About Patrick Kelly

Patrick Kelly

Read between the lines. Patrick Kelly's work, though rigorously abstract, is so multi-linear, so rich in allusion, so downright expository that he manages to lead his viewers into themselves even as he draws them into his art. He does this by deceptively simple means. Using familiar imagery such as wood grain and brick patterns, he delineates the natural world and the built environment and shows how each encroaches on the other. Nature intrudes on the bricks by altering their sameness through color or erosion; tree rings, already pierced by organic cracks against the grain, are further invaded by gaps that might represent saw marks or laser beams. Perceptions shift as familiar textures take on subatomic characteristics, their familiar lines becoming a transparent fretwork between the everyday world and infinity as the composition metamorphoses from two dimensions to three.

Clearly, there is more going on here than meets the eye. A literary richness, leavened with dry humor, pervades the work. His solo exhibitions have always had extraordinary titles. In one, "Eye Want I Candy," he injects a conceptual note that raises questions about the line that separates form and content.

Kelly has established a continuum of thought that can be read like a map by those who have followed his work for years. In each of his shows at leading galleries and public art spaces, there has been a subtle thread that connects each phase of exploration and experimentation to all the others. Clues can be found in his subjects as well as in the evolution of his style, which has a pared-down Pop Art sensibility that marches steadily toward Minimalism.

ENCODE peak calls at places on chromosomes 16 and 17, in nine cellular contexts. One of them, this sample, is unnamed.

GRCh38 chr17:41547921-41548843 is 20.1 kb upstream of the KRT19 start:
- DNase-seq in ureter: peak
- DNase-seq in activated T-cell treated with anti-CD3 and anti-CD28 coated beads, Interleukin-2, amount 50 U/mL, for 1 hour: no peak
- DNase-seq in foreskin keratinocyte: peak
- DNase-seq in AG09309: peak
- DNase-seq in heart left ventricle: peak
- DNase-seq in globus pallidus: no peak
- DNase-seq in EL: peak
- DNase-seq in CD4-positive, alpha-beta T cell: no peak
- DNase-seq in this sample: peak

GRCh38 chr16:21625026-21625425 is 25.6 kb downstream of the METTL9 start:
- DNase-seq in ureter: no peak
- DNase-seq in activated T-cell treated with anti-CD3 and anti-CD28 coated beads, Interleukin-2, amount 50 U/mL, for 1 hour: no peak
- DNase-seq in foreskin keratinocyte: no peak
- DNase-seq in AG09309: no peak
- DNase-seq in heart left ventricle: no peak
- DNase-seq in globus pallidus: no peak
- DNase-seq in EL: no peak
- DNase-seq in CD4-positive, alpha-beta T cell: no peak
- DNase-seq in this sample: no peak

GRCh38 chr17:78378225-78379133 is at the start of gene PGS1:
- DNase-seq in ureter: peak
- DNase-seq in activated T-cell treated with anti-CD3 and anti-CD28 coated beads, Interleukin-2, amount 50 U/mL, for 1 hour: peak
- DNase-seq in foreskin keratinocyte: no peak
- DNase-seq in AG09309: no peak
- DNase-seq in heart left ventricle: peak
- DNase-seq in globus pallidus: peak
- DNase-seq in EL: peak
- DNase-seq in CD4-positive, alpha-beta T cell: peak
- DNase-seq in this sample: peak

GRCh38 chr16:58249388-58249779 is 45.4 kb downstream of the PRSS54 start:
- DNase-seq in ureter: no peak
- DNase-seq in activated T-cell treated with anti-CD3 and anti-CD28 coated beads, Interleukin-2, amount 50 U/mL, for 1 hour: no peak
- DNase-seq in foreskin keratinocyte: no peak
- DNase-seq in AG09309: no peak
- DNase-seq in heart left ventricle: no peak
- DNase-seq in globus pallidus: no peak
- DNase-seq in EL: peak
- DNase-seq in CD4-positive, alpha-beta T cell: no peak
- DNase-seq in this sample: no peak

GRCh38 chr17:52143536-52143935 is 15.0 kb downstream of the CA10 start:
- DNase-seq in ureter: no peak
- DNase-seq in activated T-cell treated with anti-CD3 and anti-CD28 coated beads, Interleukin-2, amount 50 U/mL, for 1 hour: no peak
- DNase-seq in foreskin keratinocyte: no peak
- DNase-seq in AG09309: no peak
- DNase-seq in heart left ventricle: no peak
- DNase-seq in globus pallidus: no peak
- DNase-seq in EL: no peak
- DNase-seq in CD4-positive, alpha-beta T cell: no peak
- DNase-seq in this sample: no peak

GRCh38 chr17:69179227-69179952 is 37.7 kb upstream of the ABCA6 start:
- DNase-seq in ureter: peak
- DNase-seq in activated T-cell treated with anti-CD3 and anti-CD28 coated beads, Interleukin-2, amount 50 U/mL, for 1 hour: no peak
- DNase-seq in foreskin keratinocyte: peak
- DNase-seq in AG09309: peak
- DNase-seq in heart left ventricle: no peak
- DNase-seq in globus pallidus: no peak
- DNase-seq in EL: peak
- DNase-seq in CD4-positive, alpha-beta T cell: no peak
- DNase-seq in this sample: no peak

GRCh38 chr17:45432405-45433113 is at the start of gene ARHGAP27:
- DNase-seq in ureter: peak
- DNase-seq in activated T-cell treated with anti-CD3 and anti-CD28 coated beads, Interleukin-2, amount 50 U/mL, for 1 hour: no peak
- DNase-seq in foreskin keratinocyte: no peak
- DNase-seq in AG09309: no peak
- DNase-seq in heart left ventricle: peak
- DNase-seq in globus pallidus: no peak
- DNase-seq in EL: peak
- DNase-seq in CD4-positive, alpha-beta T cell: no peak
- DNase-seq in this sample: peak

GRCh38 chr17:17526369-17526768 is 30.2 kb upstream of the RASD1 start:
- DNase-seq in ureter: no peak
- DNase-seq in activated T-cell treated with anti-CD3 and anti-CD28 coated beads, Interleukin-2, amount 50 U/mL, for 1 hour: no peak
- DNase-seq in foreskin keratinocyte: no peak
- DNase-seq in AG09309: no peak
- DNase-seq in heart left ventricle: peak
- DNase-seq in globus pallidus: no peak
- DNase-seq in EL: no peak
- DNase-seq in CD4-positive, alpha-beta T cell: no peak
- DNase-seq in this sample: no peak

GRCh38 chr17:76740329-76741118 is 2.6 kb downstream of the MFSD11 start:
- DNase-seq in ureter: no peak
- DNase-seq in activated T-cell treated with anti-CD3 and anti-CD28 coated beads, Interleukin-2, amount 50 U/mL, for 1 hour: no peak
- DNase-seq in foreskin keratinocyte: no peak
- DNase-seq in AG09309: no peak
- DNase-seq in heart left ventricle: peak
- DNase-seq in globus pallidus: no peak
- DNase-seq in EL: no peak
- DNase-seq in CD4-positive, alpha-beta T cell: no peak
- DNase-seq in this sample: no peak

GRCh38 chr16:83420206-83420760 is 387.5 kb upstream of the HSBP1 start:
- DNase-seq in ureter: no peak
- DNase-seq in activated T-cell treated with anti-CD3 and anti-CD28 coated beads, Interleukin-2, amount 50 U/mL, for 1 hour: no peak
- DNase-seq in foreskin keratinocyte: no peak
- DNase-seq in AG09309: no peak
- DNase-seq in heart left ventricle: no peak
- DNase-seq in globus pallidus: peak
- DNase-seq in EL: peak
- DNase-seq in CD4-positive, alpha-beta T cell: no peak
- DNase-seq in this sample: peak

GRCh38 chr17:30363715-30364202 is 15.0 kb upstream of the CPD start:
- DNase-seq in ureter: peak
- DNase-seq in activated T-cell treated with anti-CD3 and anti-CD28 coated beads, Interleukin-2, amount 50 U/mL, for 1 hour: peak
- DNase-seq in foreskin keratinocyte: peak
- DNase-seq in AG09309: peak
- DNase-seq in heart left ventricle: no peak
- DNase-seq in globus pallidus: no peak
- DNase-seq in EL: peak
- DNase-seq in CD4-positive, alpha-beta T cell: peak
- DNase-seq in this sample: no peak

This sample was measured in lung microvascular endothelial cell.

Kelly's work has been influenced in part by his role as preparator for a major regional museum located in a tiny West Texas town. Working with an important collection gives him a window onto world art, enhanced by the town's easy access to larger cities, yet the measured pace of local life allows him time for contemplation. The wood and brick and stone of old buildings, pared down to their bare essence by the unforgiving elements, furnish all the visual material he needs for his investigations into rigorous textural and formal relationships.

Kelly constantly juggles and reshapes whatever imagery he is concentrating on at the time. His painting process is similar to masonry work in its patient construction of the image's framework and composition, but it does not end there. He turns his theme this way and that in the light, layering and juxtaposing wood grains or adding and subtracting bricks. Ordinary patterns that have become invisible by virtue of their ubiquitous presence suddenly become new and unfamiliar and interesting again.

The progression of Kelly's thought is never a straight line, but more of a web or network of simultaneous ideas. He continues the progression right onto the gallery wall by installing his paintings so that they activate the space. There, the work comes alive, leading the eye in fresh directions and pulsating with change, growth, and discovery.


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